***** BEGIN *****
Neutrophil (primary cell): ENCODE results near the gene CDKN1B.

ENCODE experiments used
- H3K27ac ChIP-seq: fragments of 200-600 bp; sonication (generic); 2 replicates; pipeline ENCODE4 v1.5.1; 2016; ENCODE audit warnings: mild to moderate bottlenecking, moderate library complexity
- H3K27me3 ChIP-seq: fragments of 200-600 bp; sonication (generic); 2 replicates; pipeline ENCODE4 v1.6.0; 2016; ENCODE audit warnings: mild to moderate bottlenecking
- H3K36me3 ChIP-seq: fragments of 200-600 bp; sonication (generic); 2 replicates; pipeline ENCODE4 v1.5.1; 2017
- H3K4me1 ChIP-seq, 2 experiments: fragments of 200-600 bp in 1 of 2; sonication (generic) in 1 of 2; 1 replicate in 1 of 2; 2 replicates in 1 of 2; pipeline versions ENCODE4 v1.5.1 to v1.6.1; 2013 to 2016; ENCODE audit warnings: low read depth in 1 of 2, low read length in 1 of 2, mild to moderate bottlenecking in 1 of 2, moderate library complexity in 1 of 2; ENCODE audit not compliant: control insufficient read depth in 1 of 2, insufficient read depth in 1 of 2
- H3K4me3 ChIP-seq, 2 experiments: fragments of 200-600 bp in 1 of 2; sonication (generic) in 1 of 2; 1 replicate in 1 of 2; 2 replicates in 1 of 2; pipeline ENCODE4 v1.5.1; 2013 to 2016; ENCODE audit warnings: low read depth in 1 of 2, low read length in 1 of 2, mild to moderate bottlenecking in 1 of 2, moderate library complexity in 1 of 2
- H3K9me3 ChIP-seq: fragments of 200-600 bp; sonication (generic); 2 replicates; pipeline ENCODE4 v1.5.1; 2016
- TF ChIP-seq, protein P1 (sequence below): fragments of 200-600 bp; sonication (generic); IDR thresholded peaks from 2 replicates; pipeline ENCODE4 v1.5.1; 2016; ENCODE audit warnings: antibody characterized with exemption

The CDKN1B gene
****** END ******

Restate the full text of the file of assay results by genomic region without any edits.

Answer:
Neutrophil (primary cell): ENCODE results near the gene CDKN1B.

ENCODE experiments used
- H3K27ac ChIP-seq: fragments of 200-600 bp; sonication (generic); 2 replicates; pipeline ENCODE4 v1.5.1; 2016; ENCODE audit warnings: mild to moderate bottlenecking, moderate library complexity
- H3K27me3 ChIP-seq: fragments of 200-600 bp; sonication (generic); 2 replicates; pipeline ENCODE4 v1.6.0; 2016; ENCODE audit warnings: mild to moderate bottlenecking
- H3K36me3 ChIP-seq: fragments of 200-600 bp; sonication (generic); 2 replicates; pipeline ENCODE4 v1.5.1; 2017
- H3K4me1 ChIP-seq, 2 experiments: fragments of 200-600 bp in 1 of 2; sonication (generic) in 1 of 2; 1 replicate in 1 of 2; 2 replicates in 1 of 2; pipeline versions ENCODE4 v1.5.1 to v1.6.1; 2013 to 2016; ENCODE audit warnings: low read depth in 1 of 2, low read length in 1 of 2, mild to moderate bottlenecking in 1 of 2, moderate library complexity in 1 of 2; ENCODE audit not compliant: control insufficient read depth in 1 of 2, insufficient read depth in 1 of 2
- H3K4me3 ChIP-seq, 2 experiments: fragments of 200-600 bp in 1 of 2; sonication (generic) in 1 of 2; 1 replicate in 1 of 2; 2 replicates in 1 of 2; pipeline ENCODE4 v1.5.1; 2013 to 2016; ENCODE audit warnings: low read depth in 1 of 2, low read length in 1 of 2, mild to moderate bottlenecking in 1 of 2, moderate library complexity in 1 of 2
- H3K9me3 ChIP-seq: fragments of 200-600 bp; sonication (generic); 2 replicates; pipeline ENCODE4 v1.5.1; 2016
- TF ChIP-seq, protein P1 (sequence below): fragments of 200-600 bp; sonication (generic); IDR thresholded peaks from 2 replicates; pipeline ENCODE4 v1.5.1; 2016; ENCODE audit warnings: antibody characterized with exemption

The CDKN1B gene